In Pictures: Desserts of Amando Roppongi in Japan

Fig and Jelly Parfait

Pear and Tea Jelly Parfait

Fig and Pear Sundae

Ring Choux

Strawberry Ring Choux

Shine Muscat Ring Choux





A Skittles Lawsuit Raises Questions Over Titanium Dioxide — a Legal Food Additive in the U.S.

Shauneen Miranda wrote . . . . . . . . .

A California man, who claims Skittles candy contains a “known toxin” that makes it “unfit for human consumption,” is suing the manufacturer, Mars.

That ingredient — titanium dioxide — is just one of the thousands of legal food additives in the U.S. In his lawsuit, Jenile Thames says Mars failed to warn consumers about the potential dangers of the ingredient, which is used as a color additive in Skittles.

According to the Center for Food Safety, Mars said in 2016 that it would phase out the use of titanium dioxide in its products over the next five years.

“Safety is of paramount importance to Mars Wrigley. Titanium dioxide is a common colorant widely used across many industries and in everyday products, including many foods,” said Justin Comes, the company’s vice president of research and development, in a statement to NPR.

Comes said the company’s use of titanium dioxide fully complies with FDA regulations.

“While we do not comment on pending litigation, all Mars Wrigley ingredients are safe and manufactured in compliance with strict quality and safety requirements established by food safety regulators, including the FDA,” Comes added.

What is titanium dioxide?

Titanium dioxide is a white, powdery mineral used in a variety of everyday products, including sunscreen, cosmetics, plastics, toothpaste and paint. In food, titanium dioxide can appear in anything from candy and sauces to pastries, chocolates, chewing gum and other sweets as a color additive.

Titanium dioxide has been used for decades to whiten certain foods, though it has many other features.

What makes titanium dioxide harmful?

A European Food Safety Authority report in 2021 declared that titanium dioxide “could no longer be considered safe” as a food additive.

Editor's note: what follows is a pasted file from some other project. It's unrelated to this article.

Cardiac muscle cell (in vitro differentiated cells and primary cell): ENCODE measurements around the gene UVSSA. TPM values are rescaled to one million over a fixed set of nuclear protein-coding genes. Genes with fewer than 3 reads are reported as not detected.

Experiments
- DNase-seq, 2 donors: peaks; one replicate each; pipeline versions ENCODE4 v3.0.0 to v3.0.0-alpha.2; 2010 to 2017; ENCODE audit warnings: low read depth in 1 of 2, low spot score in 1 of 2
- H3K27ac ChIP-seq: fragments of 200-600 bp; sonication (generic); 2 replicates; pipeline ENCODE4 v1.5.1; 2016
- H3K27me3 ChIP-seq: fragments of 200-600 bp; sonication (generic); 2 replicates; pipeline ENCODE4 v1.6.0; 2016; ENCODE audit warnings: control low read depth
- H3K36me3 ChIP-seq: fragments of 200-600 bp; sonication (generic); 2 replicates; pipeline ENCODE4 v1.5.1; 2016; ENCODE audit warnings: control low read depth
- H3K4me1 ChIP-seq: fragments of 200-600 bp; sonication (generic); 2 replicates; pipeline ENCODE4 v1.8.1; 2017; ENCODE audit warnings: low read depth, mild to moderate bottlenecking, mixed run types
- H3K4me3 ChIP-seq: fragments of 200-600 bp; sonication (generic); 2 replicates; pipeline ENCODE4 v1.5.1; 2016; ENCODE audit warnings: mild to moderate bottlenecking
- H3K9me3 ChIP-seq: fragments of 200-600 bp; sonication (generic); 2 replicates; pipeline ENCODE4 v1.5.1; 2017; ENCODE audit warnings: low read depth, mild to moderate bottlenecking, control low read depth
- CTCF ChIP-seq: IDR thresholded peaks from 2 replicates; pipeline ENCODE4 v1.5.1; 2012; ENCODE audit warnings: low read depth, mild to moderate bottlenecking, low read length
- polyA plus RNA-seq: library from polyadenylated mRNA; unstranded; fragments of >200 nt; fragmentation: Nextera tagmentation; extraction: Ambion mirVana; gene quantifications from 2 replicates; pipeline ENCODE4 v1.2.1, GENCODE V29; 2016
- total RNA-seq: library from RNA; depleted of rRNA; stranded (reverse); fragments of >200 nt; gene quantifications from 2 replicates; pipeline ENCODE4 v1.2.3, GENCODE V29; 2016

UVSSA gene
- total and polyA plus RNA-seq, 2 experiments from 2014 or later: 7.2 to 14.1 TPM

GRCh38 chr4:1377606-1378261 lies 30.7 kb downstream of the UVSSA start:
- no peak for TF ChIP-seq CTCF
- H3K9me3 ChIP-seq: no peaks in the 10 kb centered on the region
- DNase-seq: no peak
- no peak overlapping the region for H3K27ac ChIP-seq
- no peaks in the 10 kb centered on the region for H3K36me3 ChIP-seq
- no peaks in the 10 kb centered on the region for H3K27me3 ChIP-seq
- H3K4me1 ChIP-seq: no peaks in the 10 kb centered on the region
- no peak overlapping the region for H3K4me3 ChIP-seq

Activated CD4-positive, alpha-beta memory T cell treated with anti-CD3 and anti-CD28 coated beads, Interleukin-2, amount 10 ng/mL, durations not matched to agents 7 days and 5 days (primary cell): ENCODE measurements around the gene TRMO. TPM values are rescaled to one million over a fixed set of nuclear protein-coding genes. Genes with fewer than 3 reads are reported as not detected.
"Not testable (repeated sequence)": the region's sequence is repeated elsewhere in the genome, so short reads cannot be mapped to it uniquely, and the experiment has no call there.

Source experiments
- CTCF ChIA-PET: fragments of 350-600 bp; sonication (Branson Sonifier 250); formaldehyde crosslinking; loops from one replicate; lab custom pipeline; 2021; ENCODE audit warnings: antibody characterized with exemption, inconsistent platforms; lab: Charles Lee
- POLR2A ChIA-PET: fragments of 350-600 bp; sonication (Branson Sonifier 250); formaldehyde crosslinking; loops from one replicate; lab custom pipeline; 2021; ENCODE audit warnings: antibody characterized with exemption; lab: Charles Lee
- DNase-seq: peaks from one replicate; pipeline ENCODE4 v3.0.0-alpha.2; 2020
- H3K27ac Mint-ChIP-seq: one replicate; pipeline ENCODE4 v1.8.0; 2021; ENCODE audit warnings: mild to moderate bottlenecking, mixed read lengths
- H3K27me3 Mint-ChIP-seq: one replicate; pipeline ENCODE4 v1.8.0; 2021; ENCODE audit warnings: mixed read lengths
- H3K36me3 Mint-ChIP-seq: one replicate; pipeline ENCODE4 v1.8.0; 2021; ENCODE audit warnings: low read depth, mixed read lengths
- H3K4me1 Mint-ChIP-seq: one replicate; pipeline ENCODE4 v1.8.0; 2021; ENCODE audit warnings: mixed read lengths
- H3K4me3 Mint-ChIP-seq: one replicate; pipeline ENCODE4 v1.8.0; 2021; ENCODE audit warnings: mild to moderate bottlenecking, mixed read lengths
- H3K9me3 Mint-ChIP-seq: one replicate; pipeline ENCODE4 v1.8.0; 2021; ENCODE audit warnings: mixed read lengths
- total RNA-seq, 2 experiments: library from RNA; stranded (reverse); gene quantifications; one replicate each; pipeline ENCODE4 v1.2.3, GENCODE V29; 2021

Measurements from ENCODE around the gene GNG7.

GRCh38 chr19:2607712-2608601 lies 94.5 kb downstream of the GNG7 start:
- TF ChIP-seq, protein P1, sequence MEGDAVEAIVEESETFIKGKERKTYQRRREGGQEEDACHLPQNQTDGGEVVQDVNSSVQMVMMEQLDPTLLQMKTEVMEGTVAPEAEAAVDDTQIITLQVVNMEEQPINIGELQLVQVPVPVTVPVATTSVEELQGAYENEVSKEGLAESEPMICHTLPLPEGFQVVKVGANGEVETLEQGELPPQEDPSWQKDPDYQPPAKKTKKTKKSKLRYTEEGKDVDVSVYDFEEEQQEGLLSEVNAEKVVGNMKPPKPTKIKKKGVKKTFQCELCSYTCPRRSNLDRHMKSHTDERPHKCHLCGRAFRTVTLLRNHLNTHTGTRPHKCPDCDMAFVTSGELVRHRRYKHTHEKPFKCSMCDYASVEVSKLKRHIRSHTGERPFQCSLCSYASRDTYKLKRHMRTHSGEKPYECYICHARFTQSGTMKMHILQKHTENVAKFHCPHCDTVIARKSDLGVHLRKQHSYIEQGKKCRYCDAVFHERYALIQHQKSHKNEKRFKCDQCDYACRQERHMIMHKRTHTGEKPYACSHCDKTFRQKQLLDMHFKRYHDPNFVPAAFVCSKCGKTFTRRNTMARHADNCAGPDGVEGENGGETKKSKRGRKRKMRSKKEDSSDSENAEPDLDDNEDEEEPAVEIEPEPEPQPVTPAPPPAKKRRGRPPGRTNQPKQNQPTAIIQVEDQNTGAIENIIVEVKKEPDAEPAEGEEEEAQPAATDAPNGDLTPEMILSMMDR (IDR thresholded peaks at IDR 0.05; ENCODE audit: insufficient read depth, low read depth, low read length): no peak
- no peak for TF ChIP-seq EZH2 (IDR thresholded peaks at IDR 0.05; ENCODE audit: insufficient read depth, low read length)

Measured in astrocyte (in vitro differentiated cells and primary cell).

The agency could not rule out “genotoxicity” — damage to DNA — from consumption of titanium dioxide particles and that they could accumulate in the body, although the absorption was low.

The European Commission decided in February to ban the use of titanium dioxide as a food additive. The ban will take full effect in August.

The additive builds up inside the body and “whenever you have accumulation to something that’s in so many foods, you can get to really harmful levels that raise concerns,” says Tom Neltner, a chemical engineer and lawyer who serves as senior director of the safer chemicals initiative at the Environmental Defense Fund.

That type of buildup could alter DNA, which creates potential concerns about cancer and other health issues, he said.

“That doesn’t mean [titanium dioxide] is carcinogenic, it just means we’ve got to be careful, and the fact that it gets into the body and is retained in the body is important,” Neltner said.

Neltner said the Environmental Defense Fund and other NGOs are working to prepare a color additive petition — a legal way of asking the Food and Drug Administration to review titanium dioxide for safety.

Why is titanium dioxide allowed in the U.S.?

A spokesperson for the FDA told NPR that while the agency cannot comment on pending litigation, the agency continues to allow for the safe use of titanium dioxide as a color additive in foods under certain conditions, including a quantity that does not exceed 1% of the food’s weight.

The FDA regulates food and color additives under the Federal Food, Drug, and Cosmetic Act, enacted in 1938.

The 1958 Food Additives Amendment to that set of laws meant that all food and color additives must get pre-market review and approval from the FDA.

Over 10,000 chemicals are allowed to be in foods and food contact materials, according to a 2018 policy statement from the American Academy of Pediatrics.

The FDA spokesperson told NPR that “the available safety studies do not demonstrate safety concerns connected to the use of titanium dioxide as a color additive.”

“Federal regulations require evidence that each substance is safe at its intended level of use before it may be added to foods,” the spokesperson said, adding that FDA scientists continue to review new information to determine whether the substance is no longer safe under the act.

But, I love Skittles. Should I stop eating them?

There are many foods on the U.S. market that contain titanium dioxide apart from Skittles.

However, the makers of many candies and foods are careful to avoid using titanium dioxide in their foods as a color additive.

“There are plenty of candies that don’t have titanium dioxide, so people have choices, and they can read the list,” Neltner said.

Environmental and dietary health researchers face difficulties in tracing back health impacts to one specific exposure, especially when involving color additives like titanium dioxide.

“When I started out, we thought that a lot of these chemicals came from products … and over time, we’ve really realized that we’re exposed to a lot of these chemicals through diet, and that’s exactly what we’re seeing here,” said Dr. Sheela Sathyanarayana, a pediatrician, environmental health specialist and a professor at the University of Washington and Seattle Children’s Research Institute.

Sathyanarayana has focused much of her career on chemical exposures and how they affect child development.

“But what we don’t know and what is really frustrating is: What are the long-term health impacts of these small exposures over time,” she added.

Neltner also expressed concerns over the impact of color additives like titanium dioxide on children’s health.